By Peter Dobey
+ Pace Gallery is set to open up a Bay Area location that, according to the syndicate gallery’s president Marc Glimcher, will be “one hell of a party.” On April 16th Pace will open up its newest mega-gallery in the former Tesla Motors headquarters in downtown Menlo Park.
Well aware of the linguistic tropes of the tech industry, the gallery has said that the presence of a temporary art space will help garnish Silicon Valley’s limelight with a well-needed “moment.” This moment Pace speaks about may just be the moment they realized that tech entrepreneurs now have more wealth than they know what to do with. This endeavor follows suit with the launching of the Silicon Valley Contemporary art fair that takes place April 10th through 13th in San Jose. Pace opens to the public April 16th, three days after the fair closes, where it will remain open until June 30th.
It is a safe bet that this new space will be more Tesla showroom than Kunsthalle, with its initial offering being an Alexander Calder survey, followed by the tony installation-sculpture of Tara Donovan. What may be novel are the complimentary screening rooms, library, and accompanying bar.
For what it’s worth, Pace will no doubt bring the attention of the Bay Area’s well-heeled to contemporary art, which could mean larger interest in the acquisition of artwork as a financial and social asset, possibly resulting in broader visual art sales and financial support. However, the Pace Gallery’s south bay sojourn is testament enough that their motive is purely one of profit—to give Bay Area entrepreneurs a taste of the wares that they can later purchase on business trips to New York, London, or Beijing, or if Silicon Valley Contemporary goes well, perhaps Art Basel Miami in December or Art Dubai this same time next year, which took place this week.
+ The Richard Prince appropriation case is finally closed. Artist Richard Prince has been found innocent in the copyright case started by photographer Patrick Cariou after the latter launched a lawsuit against Prince for appropriating his photographs from his series “Yes, Rasta,” a series of photographs of Jamaican Rastafarians, for the purpose of producing “Canal Zone”—a series of paintings that included collage components that utilized Cariou’s images. The court case had been widely discussed in art circles as it brought questions of authorship and appropriation to the courtroom.
Last April, three judges had declared twenty-five of the thirty works in question to be “sufficiently transformed,” directing the lawsuit that originally concerned copyright infringement firmly into the territory of aesthetics and postmodern notions of authorship. When the appeals court ruled that the twenty-five works of Prince fell within the confines of the free-use exception for manifesting a “different aesthetic,” they ostensibly left the remaining five works in aesthetic limbo. Last year, Prince posted a video online showing him burning one of the disputed works, though it remains unknown as to if the salvaged work was an original, or a symbolic replica. This was an act of resistance as a response to an earlier court order, which was almost adapted, that would have ordered all of the unsold “Canal Zone” works to be sent to Cariou who could destroy or dispose of the works as he saw fit.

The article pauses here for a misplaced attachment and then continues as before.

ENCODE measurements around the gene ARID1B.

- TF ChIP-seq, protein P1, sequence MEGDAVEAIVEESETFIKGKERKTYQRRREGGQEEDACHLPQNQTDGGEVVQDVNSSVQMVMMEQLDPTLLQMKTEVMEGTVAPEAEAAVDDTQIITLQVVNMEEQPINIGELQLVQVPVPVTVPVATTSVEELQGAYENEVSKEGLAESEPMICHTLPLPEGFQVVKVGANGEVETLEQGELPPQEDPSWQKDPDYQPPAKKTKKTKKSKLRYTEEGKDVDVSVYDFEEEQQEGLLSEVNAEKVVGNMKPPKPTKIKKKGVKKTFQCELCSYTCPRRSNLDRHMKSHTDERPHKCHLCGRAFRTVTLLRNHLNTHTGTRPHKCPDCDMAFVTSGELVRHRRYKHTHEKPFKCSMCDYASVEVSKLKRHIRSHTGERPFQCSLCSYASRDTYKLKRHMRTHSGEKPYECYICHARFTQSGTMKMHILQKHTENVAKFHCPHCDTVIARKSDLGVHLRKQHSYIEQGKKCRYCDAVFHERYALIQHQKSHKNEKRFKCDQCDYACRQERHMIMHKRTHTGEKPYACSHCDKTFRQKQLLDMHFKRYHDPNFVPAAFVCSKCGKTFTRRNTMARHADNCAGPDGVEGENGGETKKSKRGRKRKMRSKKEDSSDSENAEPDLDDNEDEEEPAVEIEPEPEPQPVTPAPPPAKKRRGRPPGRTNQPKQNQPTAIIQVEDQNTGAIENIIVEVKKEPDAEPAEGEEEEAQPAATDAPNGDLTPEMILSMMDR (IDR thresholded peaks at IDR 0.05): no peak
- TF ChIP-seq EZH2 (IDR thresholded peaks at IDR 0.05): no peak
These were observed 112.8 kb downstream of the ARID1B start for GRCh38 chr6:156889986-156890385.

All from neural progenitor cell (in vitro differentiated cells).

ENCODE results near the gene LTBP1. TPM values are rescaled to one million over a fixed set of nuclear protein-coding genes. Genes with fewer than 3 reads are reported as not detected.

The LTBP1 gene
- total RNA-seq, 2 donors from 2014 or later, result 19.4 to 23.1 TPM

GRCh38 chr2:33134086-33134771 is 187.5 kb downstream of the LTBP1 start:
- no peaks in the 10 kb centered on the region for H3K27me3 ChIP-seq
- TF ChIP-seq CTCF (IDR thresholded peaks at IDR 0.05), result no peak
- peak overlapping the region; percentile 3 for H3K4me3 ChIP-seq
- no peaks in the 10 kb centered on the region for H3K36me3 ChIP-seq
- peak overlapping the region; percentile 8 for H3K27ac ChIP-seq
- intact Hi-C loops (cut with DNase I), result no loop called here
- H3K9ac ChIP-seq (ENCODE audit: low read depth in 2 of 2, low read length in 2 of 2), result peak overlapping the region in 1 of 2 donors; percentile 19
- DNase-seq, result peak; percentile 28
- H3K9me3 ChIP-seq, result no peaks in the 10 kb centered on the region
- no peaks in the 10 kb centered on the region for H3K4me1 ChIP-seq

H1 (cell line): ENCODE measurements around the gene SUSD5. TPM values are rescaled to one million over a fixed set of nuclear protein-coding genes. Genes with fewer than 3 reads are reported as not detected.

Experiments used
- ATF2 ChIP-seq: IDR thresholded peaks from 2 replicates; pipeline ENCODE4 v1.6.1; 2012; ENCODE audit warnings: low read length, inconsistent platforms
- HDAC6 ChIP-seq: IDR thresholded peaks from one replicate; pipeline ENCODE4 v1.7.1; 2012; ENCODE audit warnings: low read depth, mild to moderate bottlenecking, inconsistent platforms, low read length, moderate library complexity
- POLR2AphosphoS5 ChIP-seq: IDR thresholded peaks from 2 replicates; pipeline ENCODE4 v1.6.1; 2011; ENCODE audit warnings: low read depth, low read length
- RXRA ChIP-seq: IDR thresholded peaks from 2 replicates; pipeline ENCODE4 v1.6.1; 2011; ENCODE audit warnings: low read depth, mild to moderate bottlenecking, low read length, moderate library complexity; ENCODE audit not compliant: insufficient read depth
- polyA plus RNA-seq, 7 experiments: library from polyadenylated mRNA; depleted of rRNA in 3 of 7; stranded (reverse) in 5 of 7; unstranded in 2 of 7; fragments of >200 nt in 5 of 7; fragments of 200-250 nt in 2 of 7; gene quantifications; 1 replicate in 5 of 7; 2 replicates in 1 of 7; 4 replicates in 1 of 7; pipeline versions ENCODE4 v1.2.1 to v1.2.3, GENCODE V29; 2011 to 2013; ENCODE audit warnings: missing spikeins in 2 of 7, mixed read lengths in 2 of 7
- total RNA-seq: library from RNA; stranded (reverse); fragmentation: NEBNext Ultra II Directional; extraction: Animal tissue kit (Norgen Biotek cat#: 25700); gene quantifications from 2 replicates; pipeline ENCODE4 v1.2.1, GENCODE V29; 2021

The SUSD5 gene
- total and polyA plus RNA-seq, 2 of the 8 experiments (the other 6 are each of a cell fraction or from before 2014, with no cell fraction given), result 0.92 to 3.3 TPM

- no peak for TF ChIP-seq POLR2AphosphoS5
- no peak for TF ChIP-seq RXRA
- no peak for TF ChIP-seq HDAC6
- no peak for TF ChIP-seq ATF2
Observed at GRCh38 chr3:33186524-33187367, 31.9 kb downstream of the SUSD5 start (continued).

The case is now closed, with both sides making a confidential agreement Tuesday to drop charges and pay their own legal fees individually. Although the case closes in relative quietude, it is clear that Prince is the decisive winner, as is conceptual art and its historical lineage of appropriation.
+ The art forgery scandal that just won’t go away is further deferred, as art launderer Glafira Rosales’s time gets put on hold. The revelation of a confidential court document has postponed Rosales’s sentencing until September, when she will face up to ninety-nine years behind bars for providing New York’s Knoedler gallery with counterfeit modernist artworks, as well as years of money laundering and not paying her taxes that resulted in an admittance that cost her eighty-one-million compensatory dollars in 2012. More on the forgery scandal can be read in SFAQ’s October coverage.
+ A 2,500-year-old bronze statue of Apollo found on a Gaza beach made news this week after the BBC claimed that the Louvre had requested the antiquity from Hamas, the Gaza Strip’s governing body. The Louvre has denied such a request but the story waits to be written. The 1,100 lb, 5½-foot-tall Bronze statue of the Greek god of love was found last August by a fisherman in the waters near the Egyptian border of Gaza. The priceless antiquity was given to Hamas in October with the promise that its discoverer, Jawdat Abu Ghurab, would receive the money for its sale. The statue has not been seen since, though did briefly make an appearance on Ebay with an asking price of 500,000 dollars.
+ Statistics about the financial lives of artists and curators are shown on a graph. NPR published a study comparing the economic disjunction between the childhood of workers in many fields and their adulthood reality. Two of the fields included artists and curators. According to the data, a majority of individuals from both groups are raised and end up in the middle class echelons of society. However, according to the findings, artists tend to come from slightly wealthier parents than curators and archivists, but make less money in adulthood in comparison to their parents than do curators. Perhaps this explains some of the animosity felt between some more unruly artists and their more prudent and professionalized curatorial peers. Artists may have had fewer restrictions put on them in childhood, with more freedom arising from more flexible financial obligations. Perhaps it doesn’t help explain anything.
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